Hammersmith Apollo, London
Tuesday 24th October 2000
That’s Where I Belong
One Man’s Ceiling Is Another Man’s Floor
You’re The One
50 Ways To Leave Your Lover
Look At That
That Was Your Mother
Me & Julio Down By The Schoolyard
Diamonds On The Soles Of Her Shoes
You Can Call Me Al
Old Friends (solo)
Homeward Bound (solo)
I Am A Rock (solo)
The Boy In The Bubble
Pledging My Love
The Late Great Johnny Ace
Late In The Evening
Bridge Over Troubled Water
Still Crazy After All These Years
Vincent Nguini – Guitar
Bakithi Kumalo- Bass
Steve Gadd – Drums
Mark Stewart – Guitars, Cello, Saxophone
Tony Cedras – Accordion, Keyboard, Guitars
Andy Snitzer- Saxophone, Synthesizer
Jay Ashby- Trombone, Percussion
Jamey Haddad – Percussion
Alan Mallet- Keyboard, Accordion
Steve Shehan- Percussion
Evan Ziporyon -Clarinet, Saxophone
Harper Simon – Guitar
This is just a setlist and band call. It predates my reviewing days, but it is relevant to compare set lists with later reviews, and the setlist comes from: http://www.paul-simon.info
What I posted on the Guestbook for The Band the next morning (25 October 2000):
Saw Paul Simon in London last night. The t-shirts indicate that the tour is headed stateside, so do not miss it if you have the remotest chance of getting there. No support act. It started more or less on time (audience delays of about 10 minutes).
The man performed for 2 hours 10 minutes. Brilliant lighting. More to the point, one of the best bands I’ve seen were behind him.
As well as featuring most of the new album (which was actually better live than on record, a rare thing), he visited some less-frequently played parts of his catalogue – One Man’s Ceiling , Old Friends / Bookends, I am a Rock, Homeward Bound, Late in the Evening and a superb version of Pledging My Love melted into The Late Great Johnny Ace. (And lots of Graceland / Rhythm of the Saints stuff). The banjo was prominent on Hurricane Eye.
You could tell they’d spent hours on soundchecking. Every word was articulated precisely and clearly. Every instrument was cleanly audible. (After posting that I was directed to an article. A sound team analysed every hall on the tour FIVE MONTHS before the shows).
There were great variations in volume from intimately quiet (solo voice, his guitar + cello) to stretching out all guns blazing, but it never passed the point where sound gets muddied and confused bouncing around the hall.
The contrast in quality, professionalism and effort with the last Van Morrison concert I saw, when he was duetting with Linda Gail Lewis, with a fifth-rate plodding semi-pro bar band backing him, no lighting plot and a set about half the length started 40 minutes late (at about the same admission price), was remarkable.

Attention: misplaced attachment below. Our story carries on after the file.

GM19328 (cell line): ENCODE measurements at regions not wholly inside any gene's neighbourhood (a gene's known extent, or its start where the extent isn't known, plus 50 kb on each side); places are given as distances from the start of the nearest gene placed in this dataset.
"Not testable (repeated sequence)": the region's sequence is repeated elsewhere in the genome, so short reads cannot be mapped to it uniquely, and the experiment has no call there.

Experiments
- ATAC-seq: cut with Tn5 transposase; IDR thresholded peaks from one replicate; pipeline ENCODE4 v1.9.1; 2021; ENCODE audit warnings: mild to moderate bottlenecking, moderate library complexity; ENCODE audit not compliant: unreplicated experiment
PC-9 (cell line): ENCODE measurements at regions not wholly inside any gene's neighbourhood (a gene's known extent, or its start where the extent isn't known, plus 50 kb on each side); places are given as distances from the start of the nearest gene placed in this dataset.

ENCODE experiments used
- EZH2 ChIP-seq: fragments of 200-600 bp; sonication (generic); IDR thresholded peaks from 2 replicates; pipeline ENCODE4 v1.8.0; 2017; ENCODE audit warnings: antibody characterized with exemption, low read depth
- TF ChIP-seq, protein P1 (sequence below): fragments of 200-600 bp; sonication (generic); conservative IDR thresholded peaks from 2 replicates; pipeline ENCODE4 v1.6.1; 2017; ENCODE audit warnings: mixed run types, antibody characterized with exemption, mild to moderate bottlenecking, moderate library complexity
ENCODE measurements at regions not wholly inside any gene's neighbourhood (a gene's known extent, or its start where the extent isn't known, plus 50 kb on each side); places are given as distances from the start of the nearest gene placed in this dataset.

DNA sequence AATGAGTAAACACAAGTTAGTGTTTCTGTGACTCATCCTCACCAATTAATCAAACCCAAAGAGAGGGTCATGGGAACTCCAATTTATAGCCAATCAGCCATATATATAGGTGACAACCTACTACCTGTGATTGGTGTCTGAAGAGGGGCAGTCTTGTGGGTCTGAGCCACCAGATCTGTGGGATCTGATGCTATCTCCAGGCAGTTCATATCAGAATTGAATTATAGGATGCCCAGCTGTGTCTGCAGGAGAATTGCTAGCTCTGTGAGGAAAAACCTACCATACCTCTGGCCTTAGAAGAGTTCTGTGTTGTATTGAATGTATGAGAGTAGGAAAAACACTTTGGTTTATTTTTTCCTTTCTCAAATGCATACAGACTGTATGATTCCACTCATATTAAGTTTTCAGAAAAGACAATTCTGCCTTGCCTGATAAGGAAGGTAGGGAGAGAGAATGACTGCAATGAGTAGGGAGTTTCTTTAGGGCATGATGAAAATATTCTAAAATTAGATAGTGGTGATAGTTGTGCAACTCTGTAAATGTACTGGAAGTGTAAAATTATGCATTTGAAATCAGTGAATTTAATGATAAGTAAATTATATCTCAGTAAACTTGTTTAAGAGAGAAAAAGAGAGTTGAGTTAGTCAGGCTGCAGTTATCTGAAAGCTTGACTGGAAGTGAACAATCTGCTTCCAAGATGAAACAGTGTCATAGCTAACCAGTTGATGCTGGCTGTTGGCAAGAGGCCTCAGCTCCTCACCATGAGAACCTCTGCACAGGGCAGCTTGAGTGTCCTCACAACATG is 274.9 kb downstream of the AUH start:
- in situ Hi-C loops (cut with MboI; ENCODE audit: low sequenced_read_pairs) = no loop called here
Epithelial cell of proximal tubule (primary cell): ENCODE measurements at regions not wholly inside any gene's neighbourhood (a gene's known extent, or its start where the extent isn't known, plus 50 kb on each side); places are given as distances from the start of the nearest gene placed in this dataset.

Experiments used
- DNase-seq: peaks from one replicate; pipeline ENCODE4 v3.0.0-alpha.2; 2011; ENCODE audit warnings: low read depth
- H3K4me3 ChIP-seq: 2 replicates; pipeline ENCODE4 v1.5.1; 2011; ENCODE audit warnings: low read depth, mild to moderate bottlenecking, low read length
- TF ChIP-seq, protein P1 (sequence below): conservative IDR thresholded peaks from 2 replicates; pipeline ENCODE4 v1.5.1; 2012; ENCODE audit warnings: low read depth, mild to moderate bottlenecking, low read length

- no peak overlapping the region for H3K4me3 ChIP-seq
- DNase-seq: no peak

Why do so many singers and bands still think it cool to be very late on stage? I know that in clubs, they’re asked to be at least 30 minutes late to aid beer sales. At festivals with several bands, there were always delays and hassle changing equipment. But outside that? Is there any good reason beyond pathetic ego? I’ve heard musicians say it builds up tension. No way. It builds up resentment and irritation. You get to the gig. Everything is set up on stage, hopefully they’ve soundchecked (often it becomes apparent that either they haven’t, or don’t know how to), but you wait.
Actors, singers in musicals and dancers start dead on time in their stage shows, and often do six nights a week and two matinees. Macey Gray (also brilliant) was about an hour and a quarter or more late earlier in the year. So, any answers from any musicians? I ask this knowing that certain of our subject matter were among the worst offenders!
A REPLY (“W.S. Walcott”)
Enjoyed reading Peter Viney’s post about performers coming on stage late for a concert. That has always bothered me. It seems like they are conveying the message that “I am so important, you should consider yourself privileged just to be able to come to my concert”. I read that Alice Cooper delayed a concert(when he was in his heyday) for 2 hours because he was watching a hockey game on the tube in the dressing room. I saw him about 10 years ago and there was no such delay. The show started right on time. I don’t mind a 10-15 delay, but when it goes beyond 30 minutes it is just unacceptable.
My theory (and I may be wrong) is that a lot of this boils down to maturity. Take the Paul Simon concert for example. Mr. Viney said it started 10 minutes late. I’d have no problem with that. But remember, Simon is an old pro. He knows the score. He is the consumate professional. Excellent sound, lighting, etc. He is still a big name in the music business but he is not a real hot act anymore, not a big star with the kids on MTV. He knows his audience and what they expect. He isn’t going to pull that kind of crap. His audience is, for the most part, an older discriminating clientel who have paid top dollar to see a good show. Probably the type of audience that is very selective in which concerts they attend. On the other hand, many young kids will go to whatever concert happens to be around and may not be that fussy in what they hear. No slight on the younger kids. I was exactly the same way. It didn’t matter if the band sucked or not. It was usually a good party.